The memory that stands out for me was the remarkable level of responsibility I had as a young lawyer, from interviewing the Secretary of Defense, to negotiating with the Government of Israel for access to evidence and witnesses, to dealing with highly classified intelligence information at the CIA, NSA and Pentagon.

LD: You rejoined Debevoise after finishing your stint as an assistant U.S. attorney. My guess would be that you would have had a number of options of where to go after getting that experience. What about the firm drew you back and has kept you there?

BY: Debevoise was and is a very special place to work. The lawyers and staff who have the privilege of working for the firm are both superb professionals and people of the utmost integrity. The firm values and lauds public service and throughout its history its ranks have included dozens of partners who have held important government positions. And, of course, Debevoise truly has world-class practices, not the least of which is white collar.

LD: The firm has had a noted expertise in FCPA matters for a long time. Can you talk a bit about how this developed? Did your experience working on international crimes as a prosecutor spur your interest in having this type of private practice?

BY: Having worked on international criminal matters at the Iran-Contra Independent Counsel's Office and as an AUSA investigating terrorism and money-laundering cases, I have had an interest in such matters throughout my time at Debevoise. I began writing, speaking and representing clients in FCPA matters long before the explosion in FCPA prosecutions 10 years ago. It was our experience representing a U.S. company facing FCPA issues in Germany that helped us get retained two years later by Siemens.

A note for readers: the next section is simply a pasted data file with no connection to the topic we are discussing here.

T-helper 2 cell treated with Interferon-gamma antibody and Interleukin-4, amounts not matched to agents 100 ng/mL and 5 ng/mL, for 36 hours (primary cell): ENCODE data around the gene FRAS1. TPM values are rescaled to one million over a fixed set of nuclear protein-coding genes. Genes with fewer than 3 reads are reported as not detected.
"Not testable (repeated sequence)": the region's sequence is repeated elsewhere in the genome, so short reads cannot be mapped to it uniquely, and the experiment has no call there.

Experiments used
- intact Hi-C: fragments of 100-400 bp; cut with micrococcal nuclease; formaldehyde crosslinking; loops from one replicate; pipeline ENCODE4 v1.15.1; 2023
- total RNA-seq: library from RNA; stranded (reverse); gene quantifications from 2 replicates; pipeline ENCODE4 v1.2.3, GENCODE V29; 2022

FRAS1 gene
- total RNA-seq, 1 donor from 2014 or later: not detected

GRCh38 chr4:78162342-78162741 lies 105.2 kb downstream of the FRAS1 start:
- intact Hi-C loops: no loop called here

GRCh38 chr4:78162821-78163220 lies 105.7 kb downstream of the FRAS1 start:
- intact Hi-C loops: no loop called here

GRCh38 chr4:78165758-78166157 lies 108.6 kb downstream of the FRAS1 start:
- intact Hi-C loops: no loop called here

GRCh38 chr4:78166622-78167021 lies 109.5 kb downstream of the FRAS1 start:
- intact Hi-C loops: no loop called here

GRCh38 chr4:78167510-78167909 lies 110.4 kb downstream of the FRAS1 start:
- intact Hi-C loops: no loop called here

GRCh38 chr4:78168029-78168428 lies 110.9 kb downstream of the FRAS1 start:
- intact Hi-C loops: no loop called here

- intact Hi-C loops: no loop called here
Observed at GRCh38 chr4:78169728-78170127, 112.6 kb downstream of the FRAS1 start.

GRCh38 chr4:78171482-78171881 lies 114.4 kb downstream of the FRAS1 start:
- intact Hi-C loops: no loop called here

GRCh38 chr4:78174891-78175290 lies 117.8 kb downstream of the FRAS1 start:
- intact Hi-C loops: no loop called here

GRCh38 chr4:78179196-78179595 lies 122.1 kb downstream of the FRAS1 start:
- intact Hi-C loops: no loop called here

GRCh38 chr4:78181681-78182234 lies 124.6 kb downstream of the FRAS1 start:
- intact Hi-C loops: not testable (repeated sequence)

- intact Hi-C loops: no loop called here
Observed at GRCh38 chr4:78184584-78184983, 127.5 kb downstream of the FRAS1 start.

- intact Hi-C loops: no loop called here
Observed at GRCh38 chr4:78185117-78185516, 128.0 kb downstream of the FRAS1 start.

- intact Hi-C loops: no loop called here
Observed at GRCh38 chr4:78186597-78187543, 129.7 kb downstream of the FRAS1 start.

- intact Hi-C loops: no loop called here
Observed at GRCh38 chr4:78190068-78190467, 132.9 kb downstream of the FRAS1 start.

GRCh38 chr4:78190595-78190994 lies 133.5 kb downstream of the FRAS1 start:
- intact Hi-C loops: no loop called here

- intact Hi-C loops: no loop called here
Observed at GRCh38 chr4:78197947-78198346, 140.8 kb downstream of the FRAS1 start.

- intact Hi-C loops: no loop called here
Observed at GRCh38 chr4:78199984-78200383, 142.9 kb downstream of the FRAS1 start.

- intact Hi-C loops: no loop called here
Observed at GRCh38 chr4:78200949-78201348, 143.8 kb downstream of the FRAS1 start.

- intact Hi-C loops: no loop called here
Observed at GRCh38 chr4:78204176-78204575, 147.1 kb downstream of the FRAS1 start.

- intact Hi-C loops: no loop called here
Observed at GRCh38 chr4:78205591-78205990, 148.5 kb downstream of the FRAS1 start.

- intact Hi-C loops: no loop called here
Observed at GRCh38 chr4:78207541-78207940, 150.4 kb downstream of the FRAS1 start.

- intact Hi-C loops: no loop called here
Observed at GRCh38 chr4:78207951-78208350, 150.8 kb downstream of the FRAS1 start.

LD: You won great acclaim for the Siemens investigation. Though each case is unique, are there big-picture lessons or insights from that massive matter that your teams apply to all international internal investigations?

BY: One key lesson is to remember that in every country outside the U.S., we must understand and respect that country's laws, rules and practices. The U.S. criminal justice system is not replicated in very many countries. Simply because the U.S. approaches issues one way does not mean that is the only legitimate approach that can be taken.

LD: You have the type of practice where it’s preferred that the matter is resolved before charges are filed, ideally before the public learns much about it. Does the firm’s practice have a particular style or philosophy when it comes to interacting with government authorities that you view as key to a long track record of success?

BY: We believe that our reputation across federal and state agencies for honesty and fair dealing serves our clients well. While we aggressively advocate on our clients' behalf, we do so without distorting the evidence or "playing games." Because of this reputation, when we make a representation to the government, it is treated as reliable and credible.

LD: Are there any regions of the world where clients operate that appear to be taking up more of your time these days? Or any other practice trends that you are seeing?

BY: The practice remains truly global. I have clients either located in or facing challenges all over the globe – North and South America, Europe and Asia. The trend toward more international law enforcement matters is continuing unabated.